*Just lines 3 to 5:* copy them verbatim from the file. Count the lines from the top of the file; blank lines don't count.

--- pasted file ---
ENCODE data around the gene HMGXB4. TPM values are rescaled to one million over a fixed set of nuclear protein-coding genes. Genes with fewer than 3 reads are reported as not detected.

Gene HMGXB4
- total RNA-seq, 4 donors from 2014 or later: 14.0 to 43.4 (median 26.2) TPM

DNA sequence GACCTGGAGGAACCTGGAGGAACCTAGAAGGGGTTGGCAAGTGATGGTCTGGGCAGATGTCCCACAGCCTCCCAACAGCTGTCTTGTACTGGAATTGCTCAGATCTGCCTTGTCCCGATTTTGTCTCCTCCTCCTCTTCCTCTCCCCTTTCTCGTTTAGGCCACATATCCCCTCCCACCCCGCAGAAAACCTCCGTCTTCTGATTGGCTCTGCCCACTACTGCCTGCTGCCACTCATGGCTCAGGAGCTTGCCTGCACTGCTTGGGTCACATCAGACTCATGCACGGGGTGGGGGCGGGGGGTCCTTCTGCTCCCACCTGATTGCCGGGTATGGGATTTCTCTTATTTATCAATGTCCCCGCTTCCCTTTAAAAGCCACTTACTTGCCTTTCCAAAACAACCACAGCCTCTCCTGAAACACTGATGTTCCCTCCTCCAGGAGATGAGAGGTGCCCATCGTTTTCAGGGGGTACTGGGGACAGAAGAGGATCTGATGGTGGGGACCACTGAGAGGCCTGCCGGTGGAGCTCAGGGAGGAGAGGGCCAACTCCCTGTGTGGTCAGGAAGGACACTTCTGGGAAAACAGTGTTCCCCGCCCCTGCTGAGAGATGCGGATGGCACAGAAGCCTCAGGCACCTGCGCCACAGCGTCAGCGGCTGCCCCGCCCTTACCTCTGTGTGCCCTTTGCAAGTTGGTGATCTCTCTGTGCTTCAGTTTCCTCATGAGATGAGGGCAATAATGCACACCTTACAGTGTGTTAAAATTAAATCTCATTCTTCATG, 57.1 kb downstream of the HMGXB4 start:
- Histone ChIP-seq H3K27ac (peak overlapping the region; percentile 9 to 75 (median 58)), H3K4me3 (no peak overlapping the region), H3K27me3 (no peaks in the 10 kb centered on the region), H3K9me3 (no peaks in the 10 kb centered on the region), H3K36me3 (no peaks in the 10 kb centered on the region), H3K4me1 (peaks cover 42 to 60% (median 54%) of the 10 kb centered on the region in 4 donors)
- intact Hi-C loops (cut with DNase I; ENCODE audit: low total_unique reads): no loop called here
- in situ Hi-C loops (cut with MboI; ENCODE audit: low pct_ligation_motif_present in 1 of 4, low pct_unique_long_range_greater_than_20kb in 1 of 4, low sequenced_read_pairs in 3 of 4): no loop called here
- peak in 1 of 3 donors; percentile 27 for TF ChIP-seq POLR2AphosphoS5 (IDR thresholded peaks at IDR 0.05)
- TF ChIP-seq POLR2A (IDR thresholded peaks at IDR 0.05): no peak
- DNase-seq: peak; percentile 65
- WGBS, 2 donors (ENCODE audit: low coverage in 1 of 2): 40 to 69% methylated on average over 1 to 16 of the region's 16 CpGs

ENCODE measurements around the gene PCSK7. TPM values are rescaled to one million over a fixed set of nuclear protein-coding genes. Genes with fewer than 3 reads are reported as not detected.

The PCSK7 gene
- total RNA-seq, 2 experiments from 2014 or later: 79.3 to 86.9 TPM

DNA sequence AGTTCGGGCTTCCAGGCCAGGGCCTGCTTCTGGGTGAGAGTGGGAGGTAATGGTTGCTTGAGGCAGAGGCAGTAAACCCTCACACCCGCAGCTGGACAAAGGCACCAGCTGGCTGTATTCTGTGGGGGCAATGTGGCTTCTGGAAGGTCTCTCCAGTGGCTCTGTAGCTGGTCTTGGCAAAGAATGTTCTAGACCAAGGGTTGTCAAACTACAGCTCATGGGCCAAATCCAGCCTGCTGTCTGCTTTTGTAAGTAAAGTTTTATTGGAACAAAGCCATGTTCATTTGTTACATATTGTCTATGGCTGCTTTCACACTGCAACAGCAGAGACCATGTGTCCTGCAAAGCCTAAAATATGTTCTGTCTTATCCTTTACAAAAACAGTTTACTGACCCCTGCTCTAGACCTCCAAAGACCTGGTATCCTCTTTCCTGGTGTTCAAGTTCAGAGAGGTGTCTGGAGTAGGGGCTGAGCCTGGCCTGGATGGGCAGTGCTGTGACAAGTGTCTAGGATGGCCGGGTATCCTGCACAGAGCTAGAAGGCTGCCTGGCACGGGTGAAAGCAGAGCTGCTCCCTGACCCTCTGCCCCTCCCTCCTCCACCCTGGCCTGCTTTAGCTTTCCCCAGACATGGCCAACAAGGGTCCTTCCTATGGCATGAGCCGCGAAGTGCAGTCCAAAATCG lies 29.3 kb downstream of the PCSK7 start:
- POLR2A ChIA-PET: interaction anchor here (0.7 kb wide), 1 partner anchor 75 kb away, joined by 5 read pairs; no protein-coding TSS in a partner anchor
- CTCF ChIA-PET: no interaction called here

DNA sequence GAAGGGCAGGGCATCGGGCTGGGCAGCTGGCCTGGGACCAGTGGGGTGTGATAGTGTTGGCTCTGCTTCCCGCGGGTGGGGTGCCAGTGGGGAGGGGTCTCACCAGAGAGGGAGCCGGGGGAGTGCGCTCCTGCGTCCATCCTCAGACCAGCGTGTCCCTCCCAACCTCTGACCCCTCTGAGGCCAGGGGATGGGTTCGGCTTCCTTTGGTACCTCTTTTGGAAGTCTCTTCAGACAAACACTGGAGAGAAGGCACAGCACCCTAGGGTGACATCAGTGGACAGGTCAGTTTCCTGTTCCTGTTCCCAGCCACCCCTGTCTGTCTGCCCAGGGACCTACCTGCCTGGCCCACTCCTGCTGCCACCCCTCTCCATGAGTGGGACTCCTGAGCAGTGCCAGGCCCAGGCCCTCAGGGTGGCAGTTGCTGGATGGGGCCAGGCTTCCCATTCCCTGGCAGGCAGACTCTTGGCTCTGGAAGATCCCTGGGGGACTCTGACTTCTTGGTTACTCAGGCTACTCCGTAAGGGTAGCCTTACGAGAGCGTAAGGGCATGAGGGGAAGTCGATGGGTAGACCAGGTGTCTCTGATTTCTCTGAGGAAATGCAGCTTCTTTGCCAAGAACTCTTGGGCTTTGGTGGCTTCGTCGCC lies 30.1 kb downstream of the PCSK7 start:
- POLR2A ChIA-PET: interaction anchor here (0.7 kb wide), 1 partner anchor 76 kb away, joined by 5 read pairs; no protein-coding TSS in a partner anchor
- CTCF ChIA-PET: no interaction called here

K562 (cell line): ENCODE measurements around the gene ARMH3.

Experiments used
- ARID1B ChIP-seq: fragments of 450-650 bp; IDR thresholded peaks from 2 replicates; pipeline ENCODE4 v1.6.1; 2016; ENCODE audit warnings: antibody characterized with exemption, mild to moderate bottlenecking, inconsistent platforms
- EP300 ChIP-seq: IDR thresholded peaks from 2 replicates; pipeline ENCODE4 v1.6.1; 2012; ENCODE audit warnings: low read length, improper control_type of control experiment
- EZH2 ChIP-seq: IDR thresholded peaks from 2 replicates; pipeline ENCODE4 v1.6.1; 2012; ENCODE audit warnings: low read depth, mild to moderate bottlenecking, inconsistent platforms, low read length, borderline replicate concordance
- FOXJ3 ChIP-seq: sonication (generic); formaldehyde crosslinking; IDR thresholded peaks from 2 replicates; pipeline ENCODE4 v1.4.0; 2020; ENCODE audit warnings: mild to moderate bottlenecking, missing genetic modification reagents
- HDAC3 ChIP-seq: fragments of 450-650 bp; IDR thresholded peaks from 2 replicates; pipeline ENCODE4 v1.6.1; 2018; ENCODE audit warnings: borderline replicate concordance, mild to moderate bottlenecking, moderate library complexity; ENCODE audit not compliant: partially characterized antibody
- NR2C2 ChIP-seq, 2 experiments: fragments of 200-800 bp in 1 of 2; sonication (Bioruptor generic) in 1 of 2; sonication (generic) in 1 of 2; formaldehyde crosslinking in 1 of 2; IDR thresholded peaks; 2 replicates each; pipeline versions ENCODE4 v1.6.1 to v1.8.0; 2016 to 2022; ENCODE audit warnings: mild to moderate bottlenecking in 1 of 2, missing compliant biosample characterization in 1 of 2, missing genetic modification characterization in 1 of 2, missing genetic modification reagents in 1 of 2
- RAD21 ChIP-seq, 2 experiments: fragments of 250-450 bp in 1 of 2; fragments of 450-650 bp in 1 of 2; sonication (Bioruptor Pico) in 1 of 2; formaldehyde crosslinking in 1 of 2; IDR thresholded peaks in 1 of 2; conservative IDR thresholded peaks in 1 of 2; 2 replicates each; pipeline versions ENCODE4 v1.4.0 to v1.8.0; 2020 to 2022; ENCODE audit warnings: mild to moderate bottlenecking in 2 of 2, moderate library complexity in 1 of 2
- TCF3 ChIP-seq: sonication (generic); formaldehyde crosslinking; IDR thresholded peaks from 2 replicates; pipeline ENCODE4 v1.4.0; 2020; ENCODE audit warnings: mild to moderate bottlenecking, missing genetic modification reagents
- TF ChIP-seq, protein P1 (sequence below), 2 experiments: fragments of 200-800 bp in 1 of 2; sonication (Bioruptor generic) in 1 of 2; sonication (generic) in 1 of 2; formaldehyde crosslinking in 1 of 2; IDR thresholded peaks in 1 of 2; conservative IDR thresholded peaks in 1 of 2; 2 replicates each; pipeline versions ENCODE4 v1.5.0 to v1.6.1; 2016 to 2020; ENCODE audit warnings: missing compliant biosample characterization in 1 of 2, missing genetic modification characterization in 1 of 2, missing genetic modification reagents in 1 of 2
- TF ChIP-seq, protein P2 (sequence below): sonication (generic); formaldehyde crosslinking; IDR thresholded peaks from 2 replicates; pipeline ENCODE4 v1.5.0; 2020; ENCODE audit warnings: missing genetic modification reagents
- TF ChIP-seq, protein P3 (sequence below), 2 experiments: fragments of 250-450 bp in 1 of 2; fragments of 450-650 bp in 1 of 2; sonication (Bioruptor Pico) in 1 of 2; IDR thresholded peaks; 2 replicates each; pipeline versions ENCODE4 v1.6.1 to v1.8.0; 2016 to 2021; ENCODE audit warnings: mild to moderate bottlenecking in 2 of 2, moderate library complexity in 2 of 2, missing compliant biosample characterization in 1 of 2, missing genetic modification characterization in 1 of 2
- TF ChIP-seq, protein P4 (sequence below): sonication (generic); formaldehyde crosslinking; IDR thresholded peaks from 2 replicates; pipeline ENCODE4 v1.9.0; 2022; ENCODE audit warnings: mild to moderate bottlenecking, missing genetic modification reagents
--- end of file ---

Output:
- total RNA-seq, 4 donors from 2014 or later: 14.0 to 43.4 (median 26.2) TPM

DNA sequence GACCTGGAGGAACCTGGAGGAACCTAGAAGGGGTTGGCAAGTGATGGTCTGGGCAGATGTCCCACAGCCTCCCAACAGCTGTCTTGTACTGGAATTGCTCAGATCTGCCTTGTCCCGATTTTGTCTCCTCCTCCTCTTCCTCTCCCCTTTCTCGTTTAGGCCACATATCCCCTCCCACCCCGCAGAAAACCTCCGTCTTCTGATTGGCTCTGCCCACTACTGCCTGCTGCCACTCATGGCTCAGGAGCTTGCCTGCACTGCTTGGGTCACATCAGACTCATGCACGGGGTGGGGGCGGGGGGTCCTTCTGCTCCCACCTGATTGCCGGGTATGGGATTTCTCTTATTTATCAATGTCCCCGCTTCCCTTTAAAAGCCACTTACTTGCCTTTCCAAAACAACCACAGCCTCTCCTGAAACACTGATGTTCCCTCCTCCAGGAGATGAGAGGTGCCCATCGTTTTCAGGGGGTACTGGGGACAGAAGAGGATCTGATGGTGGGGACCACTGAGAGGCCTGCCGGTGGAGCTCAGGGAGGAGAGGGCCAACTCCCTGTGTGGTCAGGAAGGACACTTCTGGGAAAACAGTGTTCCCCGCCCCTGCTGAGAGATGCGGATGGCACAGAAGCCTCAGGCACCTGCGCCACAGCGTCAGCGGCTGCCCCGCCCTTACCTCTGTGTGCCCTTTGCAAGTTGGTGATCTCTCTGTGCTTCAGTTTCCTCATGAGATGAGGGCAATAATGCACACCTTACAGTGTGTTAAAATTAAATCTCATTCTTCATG, 57.1 kb downstream of the HMGXB4 start:
- Histone ChIP-seq H3K27ac (peak overlapping the region; percentile 9 to 75 (median 58)), H3K4me3 (no peak overlapping the region), H3K27me3 (no peaks in the 10 kb centered on the region), H3K9me3 (no peaks in the 10 kb centered on the region), H3K36me3 (no peaks in the 10 kb centered on the region), H3K4me1 (peaks cover 42 to 60% (median 54%) of the 10 kb centered on the region in 4 donors)